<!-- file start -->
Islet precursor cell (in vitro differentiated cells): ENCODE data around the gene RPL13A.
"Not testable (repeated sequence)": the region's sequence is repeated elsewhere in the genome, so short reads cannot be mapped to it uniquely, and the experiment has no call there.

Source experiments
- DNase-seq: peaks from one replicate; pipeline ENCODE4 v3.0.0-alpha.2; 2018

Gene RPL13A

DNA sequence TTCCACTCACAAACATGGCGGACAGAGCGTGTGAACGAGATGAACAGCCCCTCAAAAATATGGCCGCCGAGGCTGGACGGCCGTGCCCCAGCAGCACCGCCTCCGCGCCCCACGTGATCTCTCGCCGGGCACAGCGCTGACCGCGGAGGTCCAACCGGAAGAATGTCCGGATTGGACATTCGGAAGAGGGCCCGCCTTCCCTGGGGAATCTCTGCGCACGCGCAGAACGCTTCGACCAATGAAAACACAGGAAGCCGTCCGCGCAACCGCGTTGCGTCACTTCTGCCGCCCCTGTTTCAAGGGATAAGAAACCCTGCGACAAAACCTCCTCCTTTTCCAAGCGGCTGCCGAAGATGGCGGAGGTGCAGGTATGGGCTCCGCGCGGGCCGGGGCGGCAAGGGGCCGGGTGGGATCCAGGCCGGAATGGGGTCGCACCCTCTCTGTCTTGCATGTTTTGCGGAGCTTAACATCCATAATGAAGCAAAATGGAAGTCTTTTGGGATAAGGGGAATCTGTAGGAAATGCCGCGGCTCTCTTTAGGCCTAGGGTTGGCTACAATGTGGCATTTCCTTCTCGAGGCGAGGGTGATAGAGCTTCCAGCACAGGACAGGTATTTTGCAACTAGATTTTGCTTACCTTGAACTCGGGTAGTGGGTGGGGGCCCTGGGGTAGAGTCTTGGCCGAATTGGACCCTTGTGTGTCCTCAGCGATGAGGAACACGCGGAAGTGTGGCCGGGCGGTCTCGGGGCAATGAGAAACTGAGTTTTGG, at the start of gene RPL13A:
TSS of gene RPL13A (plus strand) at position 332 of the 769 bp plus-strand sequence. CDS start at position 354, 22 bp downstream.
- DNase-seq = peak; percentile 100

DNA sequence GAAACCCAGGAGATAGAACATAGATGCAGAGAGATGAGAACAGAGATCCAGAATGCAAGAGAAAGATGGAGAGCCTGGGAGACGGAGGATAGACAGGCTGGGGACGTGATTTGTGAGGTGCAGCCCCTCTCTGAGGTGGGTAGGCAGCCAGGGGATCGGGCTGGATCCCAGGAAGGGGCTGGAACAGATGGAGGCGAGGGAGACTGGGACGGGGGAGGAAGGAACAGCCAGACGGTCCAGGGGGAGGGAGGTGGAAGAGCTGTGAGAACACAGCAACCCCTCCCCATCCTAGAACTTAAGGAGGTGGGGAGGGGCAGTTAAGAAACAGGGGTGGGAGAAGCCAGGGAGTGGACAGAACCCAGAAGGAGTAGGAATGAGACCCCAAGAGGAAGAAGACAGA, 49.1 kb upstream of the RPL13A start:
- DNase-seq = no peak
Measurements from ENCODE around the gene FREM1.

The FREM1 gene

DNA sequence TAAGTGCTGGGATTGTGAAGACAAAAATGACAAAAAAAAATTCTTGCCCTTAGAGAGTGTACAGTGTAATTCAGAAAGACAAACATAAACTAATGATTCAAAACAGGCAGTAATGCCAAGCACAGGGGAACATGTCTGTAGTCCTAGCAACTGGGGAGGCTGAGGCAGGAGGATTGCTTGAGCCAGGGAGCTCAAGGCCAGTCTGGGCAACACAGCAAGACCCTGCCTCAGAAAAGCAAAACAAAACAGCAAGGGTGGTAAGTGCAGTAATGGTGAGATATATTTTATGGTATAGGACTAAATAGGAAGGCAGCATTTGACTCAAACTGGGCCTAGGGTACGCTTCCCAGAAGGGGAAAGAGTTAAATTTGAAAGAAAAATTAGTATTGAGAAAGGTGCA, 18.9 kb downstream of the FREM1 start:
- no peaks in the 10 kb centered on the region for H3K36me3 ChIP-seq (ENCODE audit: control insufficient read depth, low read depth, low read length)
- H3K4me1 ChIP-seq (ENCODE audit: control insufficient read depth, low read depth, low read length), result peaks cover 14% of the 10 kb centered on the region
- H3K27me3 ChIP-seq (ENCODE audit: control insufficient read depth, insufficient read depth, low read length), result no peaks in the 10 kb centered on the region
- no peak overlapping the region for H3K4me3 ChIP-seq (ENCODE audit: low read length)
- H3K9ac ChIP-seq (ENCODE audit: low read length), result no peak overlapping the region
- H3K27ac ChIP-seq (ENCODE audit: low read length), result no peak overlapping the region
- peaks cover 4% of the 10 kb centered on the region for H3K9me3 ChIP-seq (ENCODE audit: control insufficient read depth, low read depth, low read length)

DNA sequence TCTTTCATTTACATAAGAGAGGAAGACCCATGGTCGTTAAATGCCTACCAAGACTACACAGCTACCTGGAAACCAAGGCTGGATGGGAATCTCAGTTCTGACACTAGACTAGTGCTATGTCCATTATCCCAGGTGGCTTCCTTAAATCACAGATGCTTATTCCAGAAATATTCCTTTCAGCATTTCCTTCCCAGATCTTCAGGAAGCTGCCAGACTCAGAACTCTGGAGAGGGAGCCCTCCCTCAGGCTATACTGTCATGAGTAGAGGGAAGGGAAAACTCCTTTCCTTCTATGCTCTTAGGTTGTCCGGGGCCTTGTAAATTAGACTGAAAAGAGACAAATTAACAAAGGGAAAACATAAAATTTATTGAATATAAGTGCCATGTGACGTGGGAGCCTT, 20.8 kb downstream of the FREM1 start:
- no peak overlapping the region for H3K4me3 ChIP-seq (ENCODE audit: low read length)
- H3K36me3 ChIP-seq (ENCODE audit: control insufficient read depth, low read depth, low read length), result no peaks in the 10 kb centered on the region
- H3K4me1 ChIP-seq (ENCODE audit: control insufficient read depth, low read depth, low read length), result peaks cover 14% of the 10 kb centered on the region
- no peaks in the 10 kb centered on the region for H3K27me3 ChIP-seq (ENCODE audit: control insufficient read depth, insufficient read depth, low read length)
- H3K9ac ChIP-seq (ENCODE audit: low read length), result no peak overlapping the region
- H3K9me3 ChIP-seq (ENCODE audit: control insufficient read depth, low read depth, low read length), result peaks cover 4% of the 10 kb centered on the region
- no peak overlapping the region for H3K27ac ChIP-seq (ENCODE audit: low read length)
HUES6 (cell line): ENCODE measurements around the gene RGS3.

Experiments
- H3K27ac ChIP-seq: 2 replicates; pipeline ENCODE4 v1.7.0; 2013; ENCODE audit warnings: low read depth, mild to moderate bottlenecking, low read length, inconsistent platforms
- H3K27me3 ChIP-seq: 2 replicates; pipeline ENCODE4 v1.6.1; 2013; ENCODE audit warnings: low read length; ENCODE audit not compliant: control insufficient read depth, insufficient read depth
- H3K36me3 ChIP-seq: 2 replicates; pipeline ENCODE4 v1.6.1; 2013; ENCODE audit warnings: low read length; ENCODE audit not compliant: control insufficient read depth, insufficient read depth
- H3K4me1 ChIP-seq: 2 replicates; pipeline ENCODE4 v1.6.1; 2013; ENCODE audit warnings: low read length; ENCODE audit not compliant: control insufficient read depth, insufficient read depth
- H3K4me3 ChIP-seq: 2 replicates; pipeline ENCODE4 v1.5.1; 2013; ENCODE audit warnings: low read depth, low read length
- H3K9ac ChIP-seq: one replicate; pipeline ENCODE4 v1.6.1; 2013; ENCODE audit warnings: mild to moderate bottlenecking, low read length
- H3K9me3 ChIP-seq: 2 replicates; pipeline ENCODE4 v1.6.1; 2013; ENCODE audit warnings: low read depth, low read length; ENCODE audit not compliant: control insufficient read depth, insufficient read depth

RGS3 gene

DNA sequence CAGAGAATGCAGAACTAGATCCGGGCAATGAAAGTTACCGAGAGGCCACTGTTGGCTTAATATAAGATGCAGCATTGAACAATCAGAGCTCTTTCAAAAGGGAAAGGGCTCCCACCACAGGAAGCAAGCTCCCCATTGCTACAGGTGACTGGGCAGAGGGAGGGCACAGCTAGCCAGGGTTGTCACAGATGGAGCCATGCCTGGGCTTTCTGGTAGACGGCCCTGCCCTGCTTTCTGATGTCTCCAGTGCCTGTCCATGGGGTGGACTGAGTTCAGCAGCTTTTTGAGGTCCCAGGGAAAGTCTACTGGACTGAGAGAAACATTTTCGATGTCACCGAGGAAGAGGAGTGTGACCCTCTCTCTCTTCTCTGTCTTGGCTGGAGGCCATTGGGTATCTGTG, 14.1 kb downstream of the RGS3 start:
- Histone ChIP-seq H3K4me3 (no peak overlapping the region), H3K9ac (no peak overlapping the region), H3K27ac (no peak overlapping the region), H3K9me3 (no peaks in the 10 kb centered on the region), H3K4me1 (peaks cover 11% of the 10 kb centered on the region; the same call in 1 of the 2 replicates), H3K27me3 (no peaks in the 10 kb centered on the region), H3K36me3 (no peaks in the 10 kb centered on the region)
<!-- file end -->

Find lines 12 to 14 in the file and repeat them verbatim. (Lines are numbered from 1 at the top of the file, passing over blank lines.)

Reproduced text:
The FREM1 gene

DNA sequence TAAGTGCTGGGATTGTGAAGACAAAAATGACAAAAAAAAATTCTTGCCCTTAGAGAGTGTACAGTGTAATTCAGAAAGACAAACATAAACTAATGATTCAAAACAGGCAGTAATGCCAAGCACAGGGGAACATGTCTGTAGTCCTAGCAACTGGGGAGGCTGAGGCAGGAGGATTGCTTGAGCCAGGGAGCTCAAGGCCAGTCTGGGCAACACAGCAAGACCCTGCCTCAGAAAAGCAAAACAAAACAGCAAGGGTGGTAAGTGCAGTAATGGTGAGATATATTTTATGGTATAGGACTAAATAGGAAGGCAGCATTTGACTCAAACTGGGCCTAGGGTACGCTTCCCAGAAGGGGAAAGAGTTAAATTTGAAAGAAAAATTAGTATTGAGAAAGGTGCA, 18.9 kb downstream of the FREM1 start:
- no peaks in the 10 kb centered on the region for H3K36me3 ChIP-seq (ENCODE audit: control insufficient read depth, low read depth, low read length)